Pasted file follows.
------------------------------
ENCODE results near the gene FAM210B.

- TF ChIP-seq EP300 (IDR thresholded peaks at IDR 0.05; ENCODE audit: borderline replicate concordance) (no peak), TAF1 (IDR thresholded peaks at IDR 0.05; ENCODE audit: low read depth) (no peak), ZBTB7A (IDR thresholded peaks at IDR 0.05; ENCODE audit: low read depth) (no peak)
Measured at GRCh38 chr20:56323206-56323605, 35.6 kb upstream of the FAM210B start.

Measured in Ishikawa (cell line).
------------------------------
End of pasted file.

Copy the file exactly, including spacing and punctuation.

ENCODE results near the gene FAM210B.

- TF ChIP-seq EP300 (IDR thresholded peaks at IDR 0.05; ENCODE audit: borderline replicate concordance) (no peak), TAF1 (IDR thresholded peaks at IDR 0.05; ENCODE audit: low read depth) (no peak), ZBTB7A (IDR thresholded peaks at IDR 0.05; ENCODE audit: low read depth) (no peak)
Measured at GRCh38 chr20:56323206-56323605, 35.6 kb upstream of the FAM210B start.

Measured in Ishikawa (cell line).